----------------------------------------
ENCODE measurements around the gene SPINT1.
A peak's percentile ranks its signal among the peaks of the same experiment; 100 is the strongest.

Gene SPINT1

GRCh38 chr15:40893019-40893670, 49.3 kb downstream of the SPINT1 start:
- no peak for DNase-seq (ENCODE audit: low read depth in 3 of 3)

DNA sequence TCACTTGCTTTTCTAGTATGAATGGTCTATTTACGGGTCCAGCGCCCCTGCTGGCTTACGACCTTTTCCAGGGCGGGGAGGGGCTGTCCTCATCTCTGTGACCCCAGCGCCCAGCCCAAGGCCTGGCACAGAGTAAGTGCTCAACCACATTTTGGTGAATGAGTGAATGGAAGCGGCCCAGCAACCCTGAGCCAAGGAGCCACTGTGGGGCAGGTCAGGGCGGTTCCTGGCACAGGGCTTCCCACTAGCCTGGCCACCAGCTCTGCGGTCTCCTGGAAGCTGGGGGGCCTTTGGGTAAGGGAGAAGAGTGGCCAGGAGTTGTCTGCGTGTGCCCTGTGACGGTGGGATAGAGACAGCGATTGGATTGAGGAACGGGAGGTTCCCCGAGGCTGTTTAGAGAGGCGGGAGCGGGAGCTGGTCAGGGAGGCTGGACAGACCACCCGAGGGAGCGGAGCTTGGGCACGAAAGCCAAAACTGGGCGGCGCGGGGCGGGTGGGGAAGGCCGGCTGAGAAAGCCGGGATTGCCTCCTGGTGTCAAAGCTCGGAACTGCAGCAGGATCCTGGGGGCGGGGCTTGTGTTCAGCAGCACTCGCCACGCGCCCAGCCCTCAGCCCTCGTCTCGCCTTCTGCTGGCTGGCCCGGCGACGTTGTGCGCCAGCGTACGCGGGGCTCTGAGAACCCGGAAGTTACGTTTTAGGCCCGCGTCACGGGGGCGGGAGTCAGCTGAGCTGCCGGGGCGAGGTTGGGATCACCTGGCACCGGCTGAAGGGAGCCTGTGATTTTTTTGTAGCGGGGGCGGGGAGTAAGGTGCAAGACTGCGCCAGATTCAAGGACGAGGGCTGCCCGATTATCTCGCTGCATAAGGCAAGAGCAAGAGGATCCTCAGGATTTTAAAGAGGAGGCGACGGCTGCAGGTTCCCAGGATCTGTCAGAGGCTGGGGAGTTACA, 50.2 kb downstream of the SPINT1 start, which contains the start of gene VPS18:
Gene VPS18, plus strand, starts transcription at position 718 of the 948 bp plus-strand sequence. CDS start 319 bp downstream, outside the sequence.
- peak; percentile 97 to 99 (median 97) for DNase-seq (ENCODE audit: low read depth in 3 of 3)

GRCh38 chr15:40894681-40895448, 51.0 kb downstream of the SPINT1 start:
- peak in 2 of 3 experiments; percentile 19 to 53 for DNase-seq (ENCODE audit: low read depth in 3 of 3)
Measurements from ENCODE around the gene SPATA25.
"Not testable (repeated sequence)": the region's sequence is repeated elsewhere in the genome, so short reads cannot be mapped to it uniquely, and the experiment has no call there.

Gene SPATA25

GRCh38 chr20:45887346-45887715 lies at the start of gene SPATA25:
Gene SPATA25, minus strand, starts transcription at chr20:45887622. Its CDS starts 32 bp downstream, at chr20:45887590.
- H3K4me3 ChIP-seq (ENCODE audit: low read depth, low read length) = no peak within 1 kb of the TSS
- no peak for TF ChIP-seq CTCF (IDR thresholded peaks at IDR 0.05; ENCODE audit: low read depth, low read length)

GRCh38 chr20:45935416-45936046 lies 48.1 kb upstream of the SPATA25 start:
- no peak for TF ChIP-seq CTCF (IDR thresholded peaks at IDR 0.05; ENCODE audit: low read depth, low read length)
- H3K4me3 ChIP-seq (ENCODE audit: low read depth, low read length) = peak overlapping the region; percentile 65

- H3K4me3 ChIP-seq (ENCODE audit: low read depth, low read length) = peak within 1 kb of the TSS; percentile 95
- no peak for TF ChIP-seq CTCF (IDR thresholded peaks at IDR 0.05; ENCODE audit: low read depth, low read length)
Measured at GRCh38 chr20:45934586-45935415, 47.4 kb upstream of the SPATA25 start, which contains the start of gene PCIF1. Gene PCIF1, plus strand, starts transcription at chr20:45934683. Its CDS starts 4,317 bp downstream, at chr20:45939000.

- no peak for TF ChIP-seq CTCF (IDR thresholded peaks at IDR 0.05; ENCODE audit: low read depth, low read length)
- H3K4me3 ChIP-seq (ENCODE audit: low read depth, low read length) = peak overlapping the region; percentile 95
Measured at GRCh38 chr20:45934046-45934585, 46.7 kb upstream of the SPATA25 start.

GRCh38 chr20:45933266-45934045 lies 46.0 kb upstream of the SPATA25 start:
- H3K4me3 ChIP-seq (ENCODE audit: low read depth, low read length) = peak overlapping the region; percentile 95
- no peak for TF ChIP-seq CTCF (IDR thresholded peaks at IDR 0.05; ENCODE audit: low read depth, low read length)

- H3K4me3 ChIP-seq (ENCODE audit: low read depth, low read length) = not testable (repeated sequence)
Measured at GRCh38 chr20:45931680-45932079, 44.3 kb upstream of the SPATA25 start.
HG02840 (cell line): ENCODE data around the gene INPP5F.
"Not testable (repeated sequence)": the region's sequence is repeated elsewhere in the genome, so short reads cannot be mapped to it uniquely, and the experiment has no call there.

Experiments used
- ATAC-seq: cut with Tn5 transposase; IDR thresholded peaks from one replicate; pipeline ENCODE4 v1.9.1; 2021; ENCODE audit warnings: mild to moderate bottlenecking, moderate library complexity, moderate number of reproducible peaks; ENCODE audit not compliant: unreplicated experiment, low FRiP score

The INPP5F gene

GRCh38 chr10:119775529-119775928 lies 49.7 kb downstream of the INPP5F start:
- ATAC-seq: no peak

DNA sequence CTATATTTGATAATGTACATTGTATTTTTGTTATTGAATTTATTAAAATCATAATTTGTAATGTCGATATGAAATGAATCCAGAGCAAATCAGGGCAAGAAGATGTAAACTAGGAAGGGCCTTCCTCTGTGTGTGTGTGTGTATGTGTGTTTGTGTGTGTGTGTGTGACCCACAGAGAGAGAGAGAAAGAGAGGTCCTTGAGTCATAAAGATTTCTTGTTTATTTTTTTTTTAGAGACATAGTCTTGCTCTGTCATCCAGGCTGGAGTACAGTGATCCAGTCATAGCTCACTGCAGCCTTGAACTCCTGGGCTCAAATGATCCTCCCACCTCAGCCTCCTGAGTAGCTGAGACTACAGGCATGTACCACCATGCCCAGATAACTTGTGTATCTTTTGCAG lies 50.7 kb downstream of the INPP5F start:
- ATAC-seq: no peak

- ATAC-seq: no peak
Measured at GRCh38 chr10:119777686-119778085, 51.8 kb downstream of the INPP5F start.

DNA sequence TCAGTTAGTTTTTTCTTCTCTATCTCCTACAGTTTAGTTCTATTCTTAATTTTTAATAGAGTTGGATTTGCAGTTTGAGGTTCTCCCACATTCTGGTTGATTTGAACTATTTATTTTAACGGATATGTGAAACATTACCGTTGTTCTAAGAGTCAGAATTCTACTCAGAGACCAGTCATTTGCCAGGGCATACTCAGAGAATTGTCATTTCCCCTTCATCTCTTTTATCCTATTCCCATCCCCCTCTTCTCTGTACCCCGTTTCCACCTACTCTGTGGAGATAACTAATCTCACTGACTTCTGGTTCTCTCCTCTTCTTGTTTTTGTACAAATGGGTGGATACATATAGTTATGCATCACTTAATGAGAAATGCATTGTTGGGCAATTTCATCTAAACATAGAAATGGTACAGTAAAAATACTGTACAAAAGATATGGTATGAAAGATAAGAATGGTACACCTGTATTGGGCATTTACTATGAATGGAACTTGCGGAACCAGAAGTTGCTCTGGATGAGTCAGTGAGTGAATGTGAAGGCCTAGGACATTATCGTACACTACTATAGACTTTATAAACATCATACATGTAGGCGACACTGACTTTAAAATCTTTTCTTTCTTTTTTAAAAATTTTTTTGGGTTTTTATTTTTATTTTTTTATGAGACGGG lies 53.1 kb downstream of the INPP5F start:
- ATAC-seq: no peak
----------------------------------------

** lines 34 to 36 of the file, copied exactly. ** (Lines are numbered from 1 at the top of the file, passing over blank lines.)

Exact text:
Experiments used
- ATAC-seq: cut with Tn5 transposase; IDR thresholded peaks from one replicate; pipeline ENCODE4 v1.9.1; 2021; ENCODE audit warnings: mild to moderate bottlenecking, moderate library complexity, moderate number of reproducible peaks; ENCODE audit not compliant: unreplicated experiment, low FRiP score

The INPP5F gene